Staying Healthy

If you are like me, knowing is one thing, but doing is another.  The basic principles are simple.  We all learned them in school, eg. healthy food, fresh air and sunshine,  good hygiene and sleep habits, etc.  They are just not always that easy.  There are always the demands of work, family, friends, pets, personal chores, running a home, keeping a yard, and so forth that can distract us easily from our own self-care. We are all familiar with the instructions given at the beginning of an airline trip, ie. “Put the oxygen mask on yourself before placing it on the child next to you.”  This piece of common sense pertains to life in general.  If we don’t have our own health, we cannot help our loved ones or anyone else.

In addition, our environment has changed since we grew up and, with the vast amount of information we can find on the internet, it’s often difficult to know which pieces of advice we read and hear to follow.

The holistic model for good health includes body/mind/emotions/spirit.  Most of us are better at some of these categories than others.  

Let’s start with the physical body.  Proper nutrition is a major building block in our health.  We really are what we eat!  But how much of what we eat is recognized by our bodies as truly nutritious food?  Living in our fast-paced culture, it is way too easy to fall back on processed food and fast food chains.  Our grandparents ate food that was locally grown and according to the season.  With our modern methods of growing and transporting food, we can find just about any food from anywhere at any time of year. They also ate food grown on soils that were rich in nutrients.

Family farms have mostly been replaced by factory farms for meat and produce.  Not only are our soils missing many of the nutrients our grandparents had, but we also have to deal with antibiotics in our beef and chicken, and much of our produce contains herbicides such as Roundup.  We really don’t know how safe GMO’s are.  Do our bodies recognize genetically modified food as food?  As of this writing GMO’s include canola and cottonseed oil and nonorganic corn, soy, squash, sugar beets, papaya, some tilapia, and Atlantic salmon.

Refined sugar is such a part of our American diet, that we don’t think much of it, unless we are trying to lose weight.   A healthy body is a balanced body.  Refined sugar creates an acid pH of the body, and an acid pH has been found to be related to many chronic diseases, such as cancer and diabetes.  Refined sugar also creates a roller coaster of our blood sugar, which affects our energy level and mood and makes us crave more sugar.  It also increases insulin resistance which can affect our brains and lead to diabetes.

Diabetes, unless it’s Juvenile Diabetes, is usually connected to lifestyle, usually a diet of too much refined sugar and carbohydrates.  Artificial sweeteners are not recommended by practitioners like me, because they produce the same kind of craving for sweets that we get from eating candy.  They are also considered to be toxic to the nervous system and brain.  Local honey is my preference.  There are also natural sweeteners, such as maple syrup, stevia, and monk fruit.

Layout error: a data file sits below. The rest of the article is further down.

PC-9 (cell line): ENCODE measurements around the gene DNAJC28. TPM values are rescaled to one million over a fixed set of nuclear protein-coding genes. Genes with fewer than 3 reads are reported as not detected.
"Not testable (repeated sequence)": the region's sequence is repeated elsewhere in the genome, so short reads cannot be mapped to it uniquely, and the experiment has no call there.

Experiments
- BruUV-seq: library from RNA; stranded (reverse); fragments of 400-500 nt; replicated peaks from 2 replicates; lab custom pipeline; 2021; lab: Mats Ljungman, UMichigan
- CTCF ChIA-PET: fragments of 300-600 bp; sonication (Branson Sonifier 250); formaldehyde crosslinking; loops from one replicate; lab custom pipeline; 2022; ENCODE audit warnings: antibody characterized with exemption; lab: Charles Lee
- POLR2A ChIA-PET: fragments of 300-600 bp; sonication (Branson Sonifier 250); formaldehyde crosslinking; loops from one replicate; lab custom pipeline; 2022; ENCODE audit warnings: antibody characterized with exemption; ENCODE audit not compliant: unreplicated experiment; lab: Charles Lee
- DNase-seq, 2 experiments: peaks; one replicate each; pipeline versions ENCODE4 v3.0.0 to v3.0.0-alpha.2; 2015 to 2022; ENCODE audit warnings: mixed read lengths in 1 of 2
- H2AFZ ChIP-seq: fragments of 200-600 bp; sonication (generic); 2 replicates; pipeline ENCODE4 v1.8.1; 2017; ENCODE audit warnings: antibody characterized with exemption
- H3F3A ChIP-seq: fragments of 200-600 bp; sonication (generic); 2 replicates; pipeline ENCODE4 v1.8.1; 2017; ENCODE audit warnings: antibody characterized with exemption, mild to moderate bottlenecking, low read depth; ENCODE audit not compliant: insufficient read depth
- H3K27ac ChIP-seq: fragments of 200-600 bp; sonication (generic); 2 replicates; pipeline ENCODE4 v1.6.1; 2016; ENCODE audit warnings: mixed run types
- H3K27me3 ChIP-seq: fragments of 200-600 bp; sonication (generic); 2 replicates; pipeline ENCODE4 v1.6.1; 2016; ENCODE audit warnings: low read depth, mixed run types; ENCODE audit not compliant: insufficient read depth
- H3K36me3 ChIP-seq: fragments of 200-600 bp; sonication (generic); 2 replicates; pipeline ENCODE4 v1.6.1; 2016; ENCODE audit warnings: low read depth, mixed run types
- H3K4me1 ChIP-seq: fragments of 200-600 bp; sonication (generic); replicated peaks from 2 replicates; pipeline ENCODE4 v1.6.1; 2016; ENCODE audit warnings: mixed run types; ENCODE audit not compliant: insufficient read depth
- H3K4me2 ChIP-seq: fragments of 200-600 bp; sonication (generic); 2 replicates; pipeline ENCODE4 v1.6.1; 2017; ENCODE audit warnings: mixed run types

Eating properly demands a level of awareness that requires education and attention.  Organic produce, grass-fed beef, and free-range chicken can be expensive;  however,  in the long run, it will be more cost-effective if it decreases medical bills.  Most cities have a farmer’s market where we can find locally grown organic produce. Growing our own fruits and vegetables is not hard.  Plus working in the yard gets us out in nature with fresh air and sunshine, grounds us, and some exercise.

Toxins in our environment are another cause of stress on our bodies.  Inflammation, the underlying cause of many chronic diseases, is one of the results of being exposed to toxins.  One obvious toxin is smoking.  If you are a smoker, stop…… no matter what it takes.  You will add more years and healthier ones to your life.  Cooking with glass and ceramic pots and using organic deodorants will cut down on our exposure to aluminum.  Fluoride is a controversial subject, but if you would rather not have it in your toothpaste, it can be found in health food stores.  Some household items that we should handle with care or simply avoid are non-stick cookware, flea and tick products, mothballs, air fresheners, oven cleaners, furniture polish and stain, toilet bowl cleaners, and gas space heaters.

Other toxins are not as controllable, and perhaps not as obvious.  For many of us, water filters and air filters are necessary in our homes.  We know that exposure to radiation, such as from nuclear power plants, is a danger to our health.  We don’t know the effects of other electromagnetic fields ( EMF ), such as TV’s, computers and laptops, cellphones, electrical wires, Smart Meters, etc.  We are just beginning to learn how EMFs can affect us and what we can do to protect ourselves.   Regardless of what the pollution may be, periodic detoxification programs can help us stay healthy.  Hot lemon water, dandelion tea, red clover tea, exercise, and saunas are gentle ways to detoxify on a regular basis.